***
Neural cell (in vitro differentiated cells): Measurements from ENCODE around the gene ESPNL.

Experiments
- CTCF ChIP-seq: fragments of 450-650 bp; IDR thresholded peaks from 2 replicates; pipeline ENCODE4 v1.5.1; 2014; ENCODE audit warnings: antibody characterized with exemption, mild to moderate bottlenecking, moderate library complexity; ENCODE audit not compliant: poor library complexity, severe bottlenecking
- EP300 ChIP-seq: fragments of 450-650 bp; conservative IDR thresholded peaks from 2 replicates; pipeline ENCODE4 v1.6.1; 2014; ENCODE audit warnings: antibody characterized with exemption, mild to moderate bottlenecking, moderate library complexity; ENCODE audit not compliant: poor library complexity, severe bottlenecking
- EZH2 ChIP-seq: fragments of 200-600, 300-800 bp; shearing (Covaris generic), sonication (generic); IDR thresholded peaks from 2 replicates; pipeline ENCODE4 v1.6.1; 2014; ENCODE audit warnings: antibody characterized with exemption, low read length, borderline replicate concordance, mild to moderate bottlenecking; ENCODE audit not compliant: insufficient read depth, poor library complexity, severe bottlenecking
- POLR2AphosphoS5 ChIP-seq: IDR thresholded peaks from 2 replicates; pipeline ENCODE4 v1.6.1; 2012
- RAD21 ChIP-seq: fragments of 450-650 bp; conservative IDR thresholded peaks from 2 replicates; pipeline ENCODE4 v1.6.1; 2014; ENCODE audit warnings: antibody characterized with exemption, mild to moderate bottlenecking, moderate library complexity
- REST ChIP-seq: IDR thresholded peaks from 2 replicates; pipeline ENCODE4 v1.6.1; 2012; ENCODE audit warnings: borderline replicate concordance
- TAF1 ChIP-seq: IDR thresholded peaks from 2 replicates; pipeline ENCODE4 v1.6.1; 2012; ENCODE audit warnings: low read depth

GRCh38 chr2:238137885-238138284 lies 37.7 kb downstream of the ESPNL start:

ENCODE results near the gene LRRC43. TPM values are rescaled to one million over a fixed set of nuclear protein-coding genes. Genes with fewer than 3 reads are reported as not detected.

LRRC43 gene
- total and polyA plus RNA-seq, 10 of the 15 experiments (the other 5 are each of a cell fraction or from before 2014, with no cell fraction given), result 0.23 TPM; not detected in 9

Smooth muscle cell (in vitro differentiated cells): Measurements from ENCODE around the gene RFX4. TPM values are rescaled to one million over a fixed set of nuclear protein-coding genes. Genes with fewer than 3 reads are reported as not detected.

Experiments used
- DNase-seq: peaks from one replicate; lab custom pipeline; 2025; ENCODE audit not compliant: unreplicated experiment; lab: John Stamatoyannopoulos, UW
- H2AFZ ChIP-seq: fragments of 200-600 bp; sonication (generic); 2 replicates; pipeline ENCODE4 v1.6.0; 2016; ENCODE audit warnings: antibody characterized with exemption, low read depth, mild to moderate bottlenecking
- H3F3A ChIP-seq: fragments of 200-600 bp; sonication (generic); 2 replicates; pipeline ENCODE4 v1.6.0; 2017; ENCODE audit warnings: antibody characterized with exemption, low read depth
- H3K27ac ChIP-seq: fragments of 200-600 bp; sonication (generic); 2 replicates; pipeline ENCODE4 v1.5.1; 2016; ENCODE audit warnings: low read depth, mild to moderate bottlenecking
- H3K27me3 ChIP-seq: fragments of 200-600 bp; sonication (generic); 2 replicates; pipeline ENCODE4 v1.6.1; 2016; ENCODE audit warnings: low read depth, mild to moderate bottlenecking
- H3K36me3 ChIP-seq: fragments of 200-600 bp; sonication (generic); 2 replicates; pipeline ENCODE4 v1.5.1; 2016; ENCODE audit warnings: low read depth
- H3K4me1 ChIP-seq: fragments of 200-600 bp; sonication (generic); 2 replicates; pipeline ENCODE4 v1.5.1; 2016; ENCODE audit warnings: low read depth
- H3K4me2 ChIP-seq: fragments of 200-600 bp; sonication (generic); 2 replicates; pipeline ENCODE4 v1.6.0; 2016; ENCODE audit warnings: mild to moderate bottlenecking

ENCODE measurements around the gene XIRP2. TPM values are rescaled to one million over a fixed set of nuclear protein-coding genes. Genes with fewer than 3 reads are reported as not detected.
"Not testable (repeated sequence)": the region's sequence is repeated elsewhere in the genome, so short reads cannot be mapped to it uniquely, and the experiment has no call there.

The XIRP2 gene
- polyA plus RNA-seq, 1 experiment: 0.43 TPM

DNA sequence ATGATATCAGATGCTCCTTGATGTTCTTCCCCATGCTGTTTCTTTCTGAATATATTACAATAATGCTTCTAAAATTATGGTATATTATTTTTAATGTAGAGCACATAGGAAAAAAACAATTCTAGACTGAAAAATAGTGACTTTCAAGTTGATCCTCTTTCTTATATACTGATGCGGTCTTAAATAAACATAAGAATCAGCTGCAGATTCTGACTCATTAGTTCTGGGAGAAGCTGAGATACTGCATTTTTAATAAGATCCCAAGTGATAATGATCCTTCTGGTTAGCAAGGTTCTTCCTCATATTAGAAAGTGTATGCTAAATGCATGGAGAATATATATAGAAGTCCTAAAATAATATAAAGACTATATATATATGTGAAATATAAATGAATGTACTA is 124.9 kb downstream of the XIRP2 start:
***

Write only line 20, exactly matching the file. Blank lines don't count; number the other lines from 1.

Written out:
- H3K27me3 ChIP-seq: fragments of 200-600 bp; sonication (generic); 2 replicates; pipeline ENCODE4 v1.6.1; 2016; ENCODE audit warnings: low read depth, mild to moderate bottlenecking